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Eddie Jones has insisted anyone overlooked for England's RBS 6 Nations squad "hasn't done well enough".
England's new head coach will name his first Elite Player Squad (EPS) on Wednesday, and has vowed to "increase the tempo" and not rely on suffocating opponents.
Jones confirmed his coaching staff recruitment is complete for the Six Nations, declaring "ultimately we want to be the most dominant team in the world".
"It puts no pressure on me: the pressure's on the player," Jones told RFU.com of scrutiny over his selection choices.
"The player that hasn't been selected hasn't done well enough, it's as simple as that. So all the pressure is on the player.
"I accept that there will be criticism of the squad and I accept that people will think other players should be in.
"Everyone's entitled to their opinion, but at the end of the day the players select themselves.
"And the players select themselves because they express themselves in a way that I can see them being a profitable part of a winning England team.
"You have to be able to increase the tempo of the game.
"The old days where you could just strangulate teams, yes you can do that every now and then in Test matches but you've got to be able to increase the tempo of the game at various times.
"And you see everything that's being done in the game at the moment, and the latest example is the maul, and everything that's being done to speed the game up, the game's not going to regress, it's going to go forward.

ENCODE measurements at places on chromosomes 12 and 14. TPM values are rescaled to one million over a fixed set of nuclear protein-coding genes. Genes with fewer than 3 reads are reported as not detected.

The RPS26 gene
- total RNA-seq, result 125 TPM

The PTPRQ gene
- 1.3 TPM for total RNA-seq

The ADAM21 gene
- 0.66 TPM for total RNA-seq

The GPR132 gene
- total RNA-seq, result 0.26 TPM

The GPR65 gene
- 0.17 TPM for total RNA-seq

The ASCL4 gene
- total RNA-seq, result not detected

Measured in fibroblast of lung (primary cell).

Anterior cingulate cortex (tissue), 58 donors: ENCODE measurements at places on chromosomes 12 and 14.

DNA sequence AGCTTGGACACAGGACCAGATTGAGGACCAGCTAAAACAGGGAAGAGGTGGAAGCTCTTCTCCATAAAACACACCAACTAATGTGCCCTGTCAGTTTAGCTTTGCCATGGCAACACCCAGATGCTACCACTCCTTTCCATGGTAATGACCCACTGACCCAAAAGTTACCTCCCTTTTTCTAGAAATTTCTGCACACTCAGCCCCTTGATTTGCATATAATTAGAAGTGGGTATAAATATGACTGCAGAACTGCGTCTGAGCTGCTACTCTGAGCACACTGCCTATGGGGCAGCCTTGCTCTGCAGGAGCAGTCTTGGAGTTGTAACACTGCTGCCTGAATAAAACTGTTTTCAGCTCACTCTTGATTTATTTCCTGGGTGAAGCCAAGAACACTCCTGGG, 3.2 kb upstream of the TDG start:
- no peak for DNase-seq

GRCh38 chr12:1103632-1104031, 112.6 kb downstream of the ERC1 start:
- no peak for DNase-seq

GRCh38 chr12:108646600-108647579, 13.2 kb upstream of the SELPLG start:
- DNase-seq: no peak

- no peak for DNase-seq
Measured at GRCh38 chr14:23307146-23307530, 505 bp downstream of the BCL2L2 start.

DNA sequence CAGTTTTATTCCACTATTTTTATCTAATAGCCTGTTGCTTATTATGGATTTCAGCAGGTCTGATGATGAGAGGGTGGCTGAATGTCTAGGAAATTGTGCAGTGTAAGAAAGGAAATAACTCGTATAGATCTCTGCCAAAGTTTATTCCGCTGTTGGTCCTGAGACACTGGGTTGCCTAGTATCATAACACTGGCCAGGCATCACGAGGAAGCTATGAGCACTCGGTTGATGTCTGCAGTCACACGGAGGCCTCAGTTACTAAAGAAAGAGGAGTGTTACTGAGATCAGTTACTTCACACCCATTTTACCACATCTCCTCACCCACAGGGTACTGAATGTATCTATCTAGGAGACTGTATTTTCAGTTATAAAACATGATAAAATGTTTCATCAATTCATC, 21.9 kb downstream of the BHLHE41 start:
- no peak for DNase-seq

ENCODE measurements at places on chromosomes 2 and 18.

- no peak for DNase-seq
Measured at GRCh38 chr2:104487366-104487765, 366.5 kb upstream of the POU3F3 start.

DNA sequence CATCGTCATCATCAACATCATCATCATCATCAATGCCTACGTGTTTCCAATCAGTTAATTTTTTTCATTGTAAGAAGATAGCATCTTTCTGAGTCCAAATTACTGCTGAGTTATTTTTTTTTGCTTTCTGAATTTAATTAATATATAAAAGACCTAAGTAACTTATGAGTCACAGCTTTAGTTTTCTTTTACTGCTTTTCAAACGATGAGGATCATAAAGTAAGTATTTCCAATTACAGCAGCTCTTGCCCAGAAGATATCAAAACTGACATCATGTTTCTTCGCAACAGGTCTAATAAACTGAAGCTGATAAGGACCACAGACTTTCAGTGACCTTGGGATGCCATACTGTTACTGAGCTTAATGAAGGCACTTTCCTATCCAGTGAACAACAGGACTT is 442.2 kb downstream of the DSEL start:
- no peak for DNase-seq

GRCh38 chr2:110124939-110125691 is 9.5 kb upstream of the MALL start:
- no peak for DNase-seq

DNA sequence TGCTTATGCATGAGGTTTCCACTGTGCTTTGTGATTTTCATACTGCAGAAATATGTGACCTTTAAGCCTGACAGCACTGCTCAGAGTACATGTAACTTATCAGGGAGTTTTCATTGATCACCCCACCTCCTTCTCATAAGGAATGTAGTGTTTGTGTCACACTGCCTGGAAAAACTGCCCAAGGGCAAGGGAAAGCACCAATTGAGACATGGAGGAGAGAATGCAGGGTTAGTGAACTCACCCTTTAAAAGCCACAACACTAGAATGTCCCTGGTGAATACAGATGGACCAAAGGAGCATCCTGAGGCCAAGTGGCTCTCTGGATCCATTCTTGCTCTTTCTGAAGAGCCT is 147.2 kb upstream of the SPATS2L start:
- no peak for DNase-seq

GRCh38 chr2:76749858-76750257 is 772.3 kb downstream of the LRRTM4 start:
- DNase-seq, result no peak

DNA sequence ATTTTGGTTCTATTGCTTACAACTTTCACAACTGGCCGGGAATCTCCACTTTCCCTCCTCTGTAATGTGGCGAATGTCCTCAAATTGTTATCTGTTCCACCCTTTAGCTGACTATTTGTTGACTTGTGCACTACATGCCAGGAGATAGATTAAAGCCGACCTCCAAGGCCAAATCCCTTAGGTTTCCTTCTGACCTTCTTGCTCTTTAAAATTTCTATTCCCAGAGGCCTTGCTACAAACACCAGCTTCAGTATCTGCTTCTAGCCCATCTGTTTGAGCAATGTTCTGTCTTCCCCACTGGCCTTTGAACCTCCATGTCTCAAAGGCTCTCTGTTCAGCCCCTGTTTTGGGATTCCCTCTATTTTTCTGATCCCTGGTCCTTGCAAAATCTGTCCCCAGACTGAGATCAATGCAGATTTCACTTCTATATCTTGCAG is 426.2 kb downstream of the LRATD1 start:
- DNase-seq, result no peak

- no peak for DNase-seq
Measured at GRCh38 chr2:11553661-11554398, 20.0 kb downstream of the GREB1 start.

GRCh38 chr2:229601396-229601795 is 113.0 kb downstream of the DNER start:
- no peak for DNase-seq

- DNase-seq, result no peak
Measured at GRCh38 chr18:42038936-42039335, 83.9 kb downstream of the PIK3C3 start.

"Ultimately we want to be the most dominant team in the world, but to start with we've got to beat Scotland. That's the most important thing."
Jones confirmed he will handle England's attacking game during the Six Nations rather than draft in a backs specialist, having opted not to pursue Northampton's Alex King.
"We're all done and dusted mate," said Jones of his back-room recruitment.
"We've got Steve Borthwick looking after set-piece with Ian Peel assisting, Gussy (Paul Gustard) looking after defence and I'm going to handle the attack so we don't need anything else at this stage.
"We've got to get the basis of the game right, nothing goes away from the meat and potatoes of the game.
"You've got to be able to win your set-piece ball well, you've got to be able to defend well.
"Then the plus bit for England is being able to attack well, and that's the area that takes time, because it is more complicated, it is more complex.
"And the reality is that we've got to get the simplicity in our play, so that our players can attack with freedom and express themselves."
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